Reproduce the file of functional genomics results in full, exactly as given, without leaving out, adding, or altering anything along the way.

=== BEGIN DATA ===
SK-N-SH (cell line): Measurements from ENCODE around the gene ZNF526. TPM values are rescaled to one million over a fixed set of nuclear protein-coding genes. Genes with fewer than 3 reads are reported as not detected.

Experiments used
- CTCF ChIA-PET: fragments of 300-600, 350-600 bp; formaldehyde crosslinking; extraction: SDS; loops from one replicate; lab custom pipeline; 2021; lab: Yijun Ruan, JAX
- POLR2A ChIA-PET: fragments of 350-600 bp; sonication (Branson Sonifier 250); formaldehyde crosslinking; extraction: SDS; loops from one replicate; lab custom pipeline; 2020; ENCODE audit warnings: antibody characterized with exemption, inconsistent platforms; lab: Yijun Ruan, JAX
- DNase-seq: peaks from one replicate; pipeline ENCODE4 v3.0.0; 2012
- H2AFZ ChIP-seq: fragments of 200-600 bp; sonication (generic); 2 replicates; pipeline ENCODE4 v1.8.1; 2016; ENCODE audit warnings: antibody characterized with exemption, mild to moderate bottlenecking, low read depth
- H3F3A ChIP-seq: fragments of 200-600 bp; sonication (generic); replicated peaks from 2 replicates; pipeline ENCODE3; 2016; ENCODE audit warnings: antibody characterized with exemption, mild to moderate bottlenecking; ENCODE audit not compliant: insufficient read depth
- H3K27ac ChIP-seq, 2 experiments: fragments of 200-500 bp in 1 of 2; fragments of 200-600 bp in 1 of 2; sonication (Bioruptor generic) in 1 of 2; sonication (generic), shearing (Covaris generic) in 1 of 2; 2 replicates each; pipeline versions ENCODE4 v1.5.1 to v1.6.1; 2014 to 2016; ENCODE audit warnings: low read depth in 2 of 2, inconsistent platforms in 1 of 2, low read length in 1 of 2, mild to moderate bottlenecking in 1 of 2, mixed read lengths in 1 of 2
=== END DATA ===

SK-N-SH (cell line): Measurements from ENCODE around the gene ZNF526. TPM values are rescaled to one million over a fixed set of nuclear protein-coding genes. Genes with fewer than 3 reads are reported as not detected.

Experiments used
- CTCF ChIA-PET: fragments of 300-600, 350-600 bp; formaldehyde crosslinking; extraction: SDS; loops from one replicate; lab custom pipeline; 2021; lab: Yijun Ruan, JAX
- POLR2A ChIA-PET: fragments of 350-600 bp; sonication (Branson Sonifier 250); formaldehyde crosslinking; extraction: SDS; loops from one replicate; lab custom pipeline; 2020; ENCODE audit warnings: antibody characterized with exemption, inconsistent platforms; lab: Yijun Ruan, JAX
- DNase-seq: peaks from one replicate; pipeline ENCODE4 v3.0.0; 2012
- H2AFZ ChIP-seq: fragments of 200-600 bp; sonication (generic); 2 replicates; pipeline ENCODE4 v1.8.1; 2016; ENCODE audit warnings: antibody characterized with exemption, mild to moderate bottlenecking, low read depth
- H3F3A ChIP-seq: fragments of 200-600 bp; sonication (generic); replicated peaks from 2 replicates; pipeline ENCODE3; 2016; ENCODE audit warnings: antibody characterized with exemption, mild to moderate bottlenecking; ENCODE audit not compliant: insufficient read depth
- H3K27ac ChIP-seq, 2 experiments: fragments of 200-500 bp in 1 of 2; fragments of 200-600 bp in 1 of 2; sonication (Bioruptor generic) in 1 of 2; sonication (generic), shearing (Covaris generic) in 1 of 2; 2 replicates each; pipeline versions ENCODE4 v1.5.1 to v1.6.1; 2014 to 2016; ENCODE audit warnings: low read depth in 2 of 2, inconsistent platforms in 1 of 2, low read length in 1 of 2, mild to moderate bottlenecking in 1 of 2, mixed read lengths in 1 of 2